Mark’s been in touch with his 10×18 Lionel layout:
“This layout is a downsized after moving its 10 x 18 the old layout was 20 x 18.
You will see a brewery that I made its from Utica, NY started in 1888 and still going strong.
I been in this hobby since my father had 027 lionel and HO Lionel as a child since I can remember.
I have over 60 Post War lionel and MTH , Williams, K-Line and MPC Lionel.
Have over 300 pieces of rolling stock and 8 Passenger Sets.
I use Tubular 027 Track and have Lionel, K-line and Gargrave switchs.
I use a few blocks to park engine and to bring on line. The best part of being a operator is having a cold beer and watching trains..
A big thanks to Mark.
Now onto something a little bit different.
I didn’t whether to post the below or not because it’s slightly off topic – but then I remembered who was Bob was.
You’ll remember him from this N scale layout.
Well, once I’d connected the dots, I was happy to post:
“Al…I hope all is well with you.
Here is a new post that is a little different but I hope everyone enjoys it.
We model railroad hobbyists love to share our passion. We display our layouts in museums, exhibit them at model railroad shows, and participate in blogs like yours.
Once in a while, a less conventional way to share our love of this amazing hobby presents itself. I have recently had such an opportunity.
My daughter is the artistic director of a theater program for young adults and adults with a variety of physical and developmental disabilities.
Each year, her clients write and perform in an original musical play. A recurring theme of these musicals is how the actors are often stereotyped by their disabilities and how they are able to overcome these stereotypes.
For the past several years, it has been my privilege to design and build the sets and props for these plays.
This year, the setting for the story was an abandoned amusement park that the actors wanted to restore to its former glory.
One of the main props needed was a kiddie amusement park train. Their director likes models of the sets and props because it helps her visualize how they will appear on stage.
So I make simple models of everything. She did not like the original design for the locomotive because it looked too real.
She wanted something that looked more like a kiddie amusement park locomotive. So…back to the drawing board.
The new design met with her approval. She originally wanted a locomotive and two cars; however, because of limited space on the stage, I only constructed the full-scale locomotive.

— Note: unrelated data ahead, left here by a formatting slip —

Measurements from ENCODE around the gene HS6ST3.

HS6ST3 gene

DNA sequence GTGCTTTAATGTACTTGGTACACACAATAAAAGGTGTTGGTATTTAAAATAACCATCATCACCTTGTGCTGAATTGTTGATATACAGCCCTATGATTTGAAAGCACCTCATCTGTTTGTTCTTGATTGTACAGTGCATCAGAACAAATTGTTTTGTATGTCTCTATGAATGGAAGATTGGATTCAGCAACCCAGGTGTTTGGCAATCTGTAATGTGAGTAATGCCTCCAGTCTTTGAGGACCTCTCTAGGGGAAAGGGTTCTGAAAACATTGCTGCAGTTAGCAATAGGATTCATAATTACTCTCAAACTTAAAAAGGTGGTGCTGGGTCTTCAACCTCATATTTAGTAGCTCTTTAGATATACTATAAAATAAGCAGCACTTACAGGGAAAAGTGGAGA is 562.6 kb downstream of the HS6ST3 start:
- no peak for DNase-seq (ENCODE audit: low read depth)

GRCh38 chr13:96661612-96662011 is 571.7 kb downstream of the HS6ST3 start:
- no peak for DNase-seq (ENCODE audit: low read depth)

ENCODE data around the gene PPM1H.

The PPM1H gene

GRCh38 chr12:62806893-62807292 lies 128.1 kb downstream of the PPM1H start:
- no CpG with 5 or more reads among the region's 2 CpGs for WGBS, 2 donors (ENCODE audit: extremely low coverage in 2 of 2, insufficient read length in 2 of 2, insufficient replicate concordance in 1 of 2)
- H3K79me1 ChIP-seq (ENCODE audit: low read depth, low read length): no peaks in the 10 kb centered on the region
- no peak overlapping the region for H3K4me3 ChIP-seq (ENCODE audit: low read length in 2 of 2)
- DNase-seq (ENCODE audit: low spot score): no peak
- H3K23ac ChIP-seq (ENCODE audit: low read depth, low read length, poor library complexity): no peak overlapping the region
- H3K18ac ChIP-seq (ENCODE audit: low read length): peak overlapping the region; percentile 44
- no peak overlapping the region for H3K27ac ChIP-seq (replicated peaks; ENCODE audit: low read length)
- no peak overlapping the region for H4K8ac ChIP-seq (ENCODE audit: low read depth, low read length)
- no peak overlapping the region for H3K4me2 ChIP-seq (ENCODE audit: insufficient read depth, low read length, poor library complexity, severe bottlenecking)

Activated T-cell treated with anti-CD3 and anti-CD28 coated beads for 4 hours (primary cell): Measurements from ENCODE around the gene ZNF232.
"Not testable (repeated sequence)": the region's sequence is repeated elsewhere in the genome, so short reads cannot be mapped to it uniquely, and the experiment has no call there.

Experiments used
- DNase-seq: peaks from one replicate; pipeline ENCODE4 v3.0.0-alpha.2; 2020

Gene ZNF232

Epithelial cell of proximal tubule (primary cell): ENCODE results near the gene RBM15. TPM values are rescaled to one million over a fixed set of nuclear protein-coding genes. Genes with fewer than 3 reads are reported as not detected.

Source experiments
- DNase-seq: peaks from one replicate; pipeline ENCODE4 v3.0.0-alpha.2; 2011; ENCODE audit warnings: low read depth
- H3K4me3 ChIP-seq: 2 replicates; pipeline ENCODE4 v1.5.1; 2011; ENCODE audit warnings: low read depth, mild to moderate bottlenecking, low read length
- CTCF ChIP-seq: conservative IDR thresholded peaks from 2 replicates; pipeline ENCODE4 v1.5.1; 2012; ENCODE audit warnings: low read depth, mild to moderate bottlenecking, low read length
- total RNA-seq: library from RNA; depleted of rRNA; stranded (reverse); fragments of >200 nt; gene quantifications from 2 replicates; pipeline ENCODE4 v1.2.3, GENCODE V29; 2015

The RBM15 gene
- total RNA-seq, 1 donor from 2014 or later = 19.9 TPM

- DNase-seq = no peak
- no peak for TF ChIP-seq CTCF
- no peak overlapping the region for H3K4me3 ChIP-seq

The locomotive had to move under its own power so I fabricated a wooden framework over an electric powered kids ride-on jeep .
The locomotive body consisted of plywood panels attached to the framework.
The boiler was foamboard and the original smoke stack was a plastic flower pot. The mechanical components typical of a steam locomotive are absent but that is what the director wanted.
Just before the initial performance, she decided that the locomotive looked entirely too new. After all, it was supposed to be in an abandoned amusement park.
So we did a little last minute weathering.
The locomotive’s appearance on stage was greeted with great fanfare.
The most challenging part of the build was fabricating a mechanism for blowing a large puff of smoke from the smokestack (now a simple cylinder). The “smoke effect” mechanism consisted of a canister of compressed air and a plastic cup filled with baby power.
I put the mechanism inside the smokestack and a quick pull on the canister trigger released a large plume of baby powder smoke (sorry for the poor quality of the photo…it is a screenshot captured from a video).
The actors, especially the young lad who played the engineer and the audience members loved the smoke. At the end of each performance, children from the audience could have their picture taken sitting in the locomotive.
This was not one of my most mechanically accurate builds but it certainly was one of my most popular.
And…it introduced model railroading to a whole new audience. Thank you for letting me share this with you.
That’s all for today folks – please do keep ’em coming because I am emjoy them as much as you.
And if today is the day you get started on your layout, the Beginner’s Guide is here.